A careful study of the book of Acts reveals God through His Spirit working miracles in human lives. Acts is a case study on the gospel’s triumphing over cultural biases, transforming lifelong, deeply ingrained habits, and teaching all humanity Christ’s grace and truth. The Holy Spirit meets people where they are, but He does not leave them there. In His presence, they are changed. Their lives are transformed.
Read Acts 16:11-15, Acts 16:23-34; Acts 17:33-34; and Acts 18:8. These are just a few of the conversion stories in the Bible. What do the various accounts teach us about the power of God to change the lives of all sorts of people from various backgrounds?
What an amazing variety of people. Lydia was a prosperous Jewish businesswoman, and the Philippian jailer was a middle-class Roman civil servant. The Holy Spirit can reach all spectrums of society. His power to transform reaches both men and women, rich and poor, educated and uneducated.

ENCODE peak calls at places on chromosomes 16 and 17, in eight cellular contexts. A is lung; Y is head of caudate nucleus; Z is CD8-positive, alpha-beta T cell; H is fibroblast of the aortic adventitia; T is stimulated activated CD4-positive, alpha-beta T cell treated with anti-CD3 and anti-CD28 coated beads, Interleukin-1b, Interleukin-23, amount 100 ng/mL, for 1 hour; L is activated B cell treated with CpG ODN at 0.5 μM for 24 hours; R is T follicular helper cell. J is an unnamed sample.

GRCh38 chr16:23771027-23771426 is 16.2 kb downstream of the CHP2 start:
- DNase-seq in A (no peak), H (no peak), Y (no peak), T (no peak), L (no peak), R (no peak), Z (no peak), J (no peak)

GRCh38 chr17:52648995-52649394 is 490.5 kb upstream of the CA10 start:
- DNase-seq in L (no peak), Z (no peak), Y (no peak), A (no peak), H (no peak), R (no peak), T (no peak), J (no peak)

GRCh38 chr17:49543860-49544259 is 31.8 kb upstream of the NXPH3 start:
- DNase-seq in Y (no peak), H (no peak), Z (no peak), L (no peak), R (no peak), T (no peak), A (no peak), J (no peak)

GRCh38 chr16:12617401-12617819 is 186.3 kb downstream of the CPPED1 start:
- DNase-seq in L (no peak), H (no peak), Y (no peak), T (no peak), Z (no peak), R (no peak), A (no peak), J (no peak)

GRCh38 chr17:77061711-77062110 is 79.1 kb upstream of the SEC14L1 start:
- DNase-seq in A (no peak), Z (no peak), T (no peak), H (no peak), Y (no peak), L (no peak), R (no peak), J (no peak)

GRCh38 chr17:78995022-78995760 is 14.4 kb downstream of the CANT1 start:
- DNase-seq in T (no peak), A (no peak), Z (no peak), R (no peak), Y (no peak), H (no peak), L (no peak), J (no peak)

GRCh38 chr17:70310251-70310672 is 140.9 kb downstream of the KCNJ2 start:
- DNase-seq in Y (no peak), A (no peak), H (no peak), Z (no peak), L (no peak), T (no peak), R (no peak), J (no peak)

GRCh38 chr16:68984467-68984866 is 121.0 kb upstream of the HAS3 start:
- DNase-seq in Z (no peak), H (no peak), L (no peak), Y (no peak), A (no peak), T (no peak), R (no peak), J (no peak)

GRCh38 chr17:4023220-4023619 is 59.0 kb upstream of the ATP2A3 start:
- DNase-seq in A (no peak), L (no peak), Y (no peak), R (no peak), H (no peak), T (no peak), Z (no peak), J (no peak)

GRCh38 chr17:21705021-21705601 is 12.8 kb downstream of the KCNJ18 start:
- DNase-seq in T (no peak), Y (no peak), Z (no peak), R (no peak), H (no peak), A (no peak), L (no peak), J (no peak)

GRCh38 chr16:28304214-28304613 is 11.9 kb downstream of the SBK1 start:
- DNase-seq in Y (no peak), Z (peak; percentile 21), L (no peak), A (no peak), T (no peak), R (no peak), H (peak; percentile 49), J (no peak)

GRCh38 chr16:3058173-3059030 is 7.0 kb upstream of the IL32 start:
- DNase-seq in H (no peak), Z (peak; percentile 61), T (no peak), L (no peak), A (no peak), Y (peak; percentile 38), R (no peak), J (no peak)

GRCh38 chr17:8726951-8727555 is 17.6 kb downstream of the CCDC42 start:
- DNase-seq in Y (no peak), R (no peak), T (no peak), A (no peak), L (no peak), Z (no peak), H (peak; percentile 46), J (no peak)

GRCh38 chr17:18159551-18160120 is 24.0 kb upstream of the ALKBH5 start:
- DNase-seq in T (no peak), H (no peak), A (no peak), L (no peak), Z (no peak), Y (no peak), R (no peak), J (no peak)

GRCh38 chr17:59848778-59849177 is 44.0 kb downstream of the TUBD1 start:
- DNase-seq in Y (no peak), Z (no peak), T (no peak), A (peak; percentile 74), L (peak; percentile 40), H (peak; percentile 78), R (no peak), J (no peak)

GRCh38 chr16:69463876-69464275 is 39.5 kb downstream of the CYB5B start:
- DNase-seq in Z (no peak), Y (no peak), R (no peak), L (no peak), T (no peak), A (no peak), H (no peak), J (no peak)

The last two characters on our list are equally as remarkable. Acts 17:34 refers to the conversion of Dionysius the Areopagite. The Athenian Areopagites were part of the legal counsel of judges who tried court cases. They were prominent, well-respected members of Greek society.
Through the power of the Holy Spirit, the ministry of the apostle Paul reached even the upper echelon of society. Crispus (Acts 18:8) was a ruler of the Jewish synagogue. He was a religious leader steeped in Jewish Old Testament thought, and the Holy Spirit broke through and changed his life. These case histories reveal that as we witness for Christ and share His Word with others, the Holy Spirit will do remarkable things in the lives of all sorts of people from all sorts of backgrounds, cultures, education, and beliefs. We cannot and must not make assumptions about who can or cannot be reached. Our job is to witness to anyone and everyone brought into our lives. The Lord will do the rest.
|Christ’s death was universal; that is, it was for every human being, ever. What should this crucial truth teach us about how we should never assume that anyone is beyond the hope of salvation?|